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National Highways Traffic Safety Administration Investigates Defective Seatbelt Allegations in the 2013 Hyundai Sonata

Investigation into Seatbelt Failures

Most drivers and motor vehicle passengers know that seatbelts can save lives, and that it is important to buckle up whenever we get into a car. However, the premise that seatbelts can prevent serious injuries in a car accident requires seatbelts to function properly. According to a recent article in The Car Connection, the National Highway Traffic Safety Administration (NHTSA) has begun an investigation into the 2013 Hyundai Sonata “following two reports that the car’s seatbelts failed to restrain passengers during collisions.”

Are two incidents really indicative of a possible auto product defect? NHTSA’s quick response to the reports suggests that this could be a serious problem that needs to be addressed sooner rather than later. According to the article, “owners say that the front passenger-side seatbelt separated from the seat belt anchor.” For instance, one consumer made the following report to NHTSA: “The driver’s and passenger’s seat belt locked as intended. The passenger seatbelt failed at the point where the lap restraint attaches to the car running board and will not reattach to the vehicle after the accident.” The passenger cited in that complaint sustained a personal injury in the accident.

NHTSA has different levels of investigations. Typically, investigations begin in what is known as a preliminary phase, which is where this investigation currently stands. That means NHTSA will be communicating with Hyundai to determine whether there is a defect in the seatbelt or its attachment mechanism that is causing the “problem.” If NHTSA determines, through contact with Hyundai, that the problem may be bigger than just a few vehicles, it could upgrade its investigation to what is known as an “engineering analysis.” In that phase, NHTSA will attempt to replicate the problem in a laboratory setting in hopes of identifying the underlying cause.

If it turns out that there is a problem with multiple seatbelts or their mechanisms, NHTSA could end up recalling the affected Hyundai Sonata vehicles. The article indicates that “a full recall could affect as many as 313,000 vehicles in the U.S.”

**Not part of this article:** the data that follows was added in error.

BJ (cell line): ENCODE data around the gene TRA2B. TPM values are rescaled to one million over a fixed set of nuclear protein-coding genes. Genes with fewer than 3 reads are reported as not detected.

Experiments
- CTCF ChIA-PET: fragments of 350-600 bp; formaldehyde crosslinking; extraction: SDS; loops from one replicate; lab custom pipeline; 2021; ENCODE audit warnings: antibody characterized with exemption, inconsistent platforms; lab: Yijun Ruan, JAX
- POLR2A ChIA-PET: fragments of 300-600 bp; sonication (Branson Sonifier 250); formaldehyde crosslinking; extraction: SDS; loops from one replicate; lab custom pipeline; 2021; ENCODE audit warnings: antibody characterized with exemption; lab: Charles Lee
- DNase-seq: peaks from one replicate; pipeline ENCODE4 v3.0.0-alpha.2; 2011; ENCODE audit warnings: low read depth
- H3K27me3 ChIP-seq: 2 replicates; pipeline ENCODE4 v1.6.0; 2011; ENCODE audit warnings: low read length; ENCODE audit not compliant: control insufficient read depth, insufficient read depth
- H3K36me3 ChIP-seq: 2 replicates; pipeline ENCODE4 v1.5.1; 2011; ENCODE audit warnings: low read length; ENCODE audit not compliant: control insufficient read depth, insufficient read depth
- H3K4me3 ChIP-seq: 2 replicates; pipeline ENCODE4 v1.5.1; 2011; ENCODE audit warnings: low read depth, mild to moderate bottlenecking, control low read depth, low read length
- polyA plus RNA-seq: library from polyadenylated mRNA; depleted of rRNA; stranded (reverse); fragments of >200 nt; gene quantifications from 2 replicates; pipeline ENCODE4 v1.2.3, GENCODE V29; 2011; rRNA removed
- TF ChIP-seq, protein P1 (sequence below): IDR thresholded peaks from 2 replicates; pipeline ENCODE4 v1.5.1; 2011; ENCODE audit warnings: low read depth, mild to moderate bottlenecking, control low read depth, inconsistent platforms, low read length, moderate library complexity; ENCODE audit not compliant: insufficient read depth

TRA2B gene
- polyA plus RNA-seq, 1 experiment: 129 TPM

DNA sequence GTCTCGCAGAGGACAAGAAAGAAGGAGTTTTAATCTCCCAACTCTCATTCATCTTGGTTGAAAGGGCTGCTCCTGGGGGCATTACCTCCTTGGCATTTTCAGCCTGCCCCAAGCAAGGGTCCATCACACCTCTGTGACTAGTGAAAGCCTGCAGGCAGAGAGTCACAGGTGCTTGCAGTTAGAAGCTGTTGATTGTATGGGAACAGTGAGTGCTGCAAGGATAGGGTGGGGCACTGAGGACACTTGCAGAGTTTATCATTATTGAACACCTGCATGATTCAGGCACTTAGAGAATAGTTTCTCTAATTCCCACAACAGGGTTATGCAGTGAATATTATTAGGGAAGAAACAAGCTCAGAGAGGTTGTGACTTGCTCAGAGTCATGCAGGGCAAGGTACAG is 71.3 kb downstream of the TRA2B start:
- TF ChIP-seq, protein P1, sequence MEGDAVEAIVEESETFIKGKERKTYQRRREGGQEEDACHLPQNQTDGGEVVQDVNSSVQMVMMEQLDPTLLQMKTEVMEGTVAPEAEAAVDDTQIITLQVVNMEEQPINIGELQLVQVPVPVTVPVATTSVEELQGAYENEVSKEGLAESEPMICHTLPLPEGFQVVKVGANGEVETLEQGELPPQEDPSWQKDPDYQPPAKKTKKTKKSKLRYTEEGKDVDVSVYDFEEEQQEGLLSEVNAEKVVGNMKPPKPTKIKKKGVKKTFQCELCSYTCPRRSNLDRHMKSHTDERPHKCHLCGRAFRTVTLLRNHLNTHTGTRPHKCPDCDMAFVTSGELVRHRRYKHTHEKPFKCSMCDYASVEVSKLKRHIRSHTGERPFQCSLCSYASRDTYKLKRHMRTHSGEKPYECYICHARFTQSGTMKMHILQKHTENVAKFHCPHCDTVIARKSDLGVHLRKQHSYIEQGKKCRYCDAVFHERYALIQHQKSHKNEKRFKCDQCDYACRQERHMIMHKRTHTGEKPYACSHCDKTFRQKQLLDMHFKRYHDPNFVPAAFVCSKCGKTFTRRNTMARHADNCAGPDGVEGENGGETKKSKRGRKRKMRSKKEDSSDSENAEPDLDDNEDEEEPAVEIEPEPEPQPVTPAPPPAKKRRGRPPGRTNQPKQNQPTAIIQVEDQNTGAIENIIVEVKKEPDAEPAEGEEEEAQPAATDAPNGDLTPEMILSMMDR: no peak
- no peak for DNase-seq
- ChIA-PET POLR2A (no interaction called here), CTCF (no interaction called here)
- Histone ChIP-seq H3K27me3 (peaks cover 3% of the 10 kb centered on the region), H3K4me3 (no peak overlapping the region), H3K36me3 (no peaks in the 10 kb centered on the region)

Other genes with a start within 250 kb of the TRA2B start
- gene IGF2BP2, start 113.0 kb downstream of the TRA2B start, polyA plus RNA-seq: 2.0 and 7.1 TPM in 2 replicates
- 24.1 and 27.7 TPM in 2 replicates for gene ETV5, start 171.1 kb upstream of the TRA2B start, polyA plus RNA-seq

Seatbelt Safety: Getting the Facts 

Are seatbelts as effective at preventing serious car accident injuries as common sense suggests? According to a fact sheet from the U.S. Centers for Disease Control and Prevention (CDC), the following facts and figures highlight the impact of seatbelt use in motor vehicles:

  • Seatbelts are proven to reduce the rate of severe car accident injuries by about 50%;
  • In 2014 alone, seatbelts are reported to have saved more than 12,800 individual lives;
  • Air bags, used in conjunction with seatbelts, “provide the greatest protection for adults” from a serious auto accident injury;
  • States with primary seatbelt laws result in more people using seatbelts (and thus a lower rate of severe car crash injuries);
  • Parents can help set an example of seatbelt use for children and teens by wearing a seatbelt every time they are in a motor vehicle;
  • All children aged 12 and under should be properly buckled in the back seat to reduce the risk of car accident injuries;
  • Rear-facing child safety seats should never be placed in front of a car’s air bag; and
  • Buckling children in the middle back seat is best, as it is the safest place in a motor vehicle.

If you or someone you love was injured in a car accident caused by a defective seatbelt or other defective auto part, contact a product liability lawyer to determine if you or your loved one are entitled to financial compensation.

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